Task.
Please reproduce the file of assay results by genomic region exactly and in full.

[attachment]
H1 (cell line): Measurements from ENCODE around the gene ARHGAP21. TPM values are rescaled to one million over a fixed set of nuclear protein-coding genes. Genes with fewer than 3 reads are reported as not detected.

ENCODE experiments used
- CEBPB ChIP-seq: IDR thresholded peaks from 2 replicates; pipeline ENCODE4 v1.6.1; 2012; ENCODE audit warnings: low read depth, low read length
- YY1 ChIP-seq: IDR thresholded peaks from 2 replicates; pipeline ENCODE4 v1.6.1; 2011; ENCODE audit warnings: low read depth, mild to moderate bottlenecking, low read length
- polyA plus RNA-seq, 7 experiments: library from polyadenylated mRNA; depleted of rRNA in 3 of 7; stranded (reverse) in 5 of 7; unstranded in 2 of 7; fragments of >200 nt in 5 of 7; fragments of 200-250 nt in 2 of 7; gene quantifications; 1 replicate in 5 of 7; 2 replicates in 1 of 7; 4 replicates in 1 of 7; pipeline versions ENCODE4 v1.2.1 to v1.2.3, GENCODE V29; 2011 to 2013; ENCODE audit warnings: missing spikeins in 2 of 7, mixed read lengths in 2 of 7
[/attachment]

H1 (cell line): Measurements from ENCODE around the gene ARHGAP21. TPM values are rescaled to one million over a fixed set of nuclear protein-coding genes. Genes with fewer than 3 reads are reported as not detected.

ENCODE experiments used
- CEBPB ChIP-seq: IDR thresholded peaks from 2 replicates; pipeline ENCODE4 v1.6.1; 2012; ENCODE audit warnings: low read depth, low read length
- YY1 ChIP-seq: IDR thresholded peaks from 2 replicates; pipeline ENCODE4 v1.6.1; 2011; ENCODE audit warnings: low read depth, mild to moderate bottlenecking, low read length
- polyA plus RNA-seq, 7 experiments: library from polyadenylated mRNA; depleted of rRNA in 3 of 7; stranded (reverse) in 5 of 7; unstranded in 2 of 7; fragments of >200 nt in 5 of 7; fragments of 200-250 nt in 2 of 7; gene quantifications; 1 replicate in 5 of 7; 2 replicates in 1 of 7; 4 replicates in 1 of 7; pipeline versions ENCODE4 v1.2.1 to v1.2.3, GENCODE V29; 2011 to 2013; ENCODE audit warnings: missing spikeins in 2 of 7, mixed read lengths in 2 of 7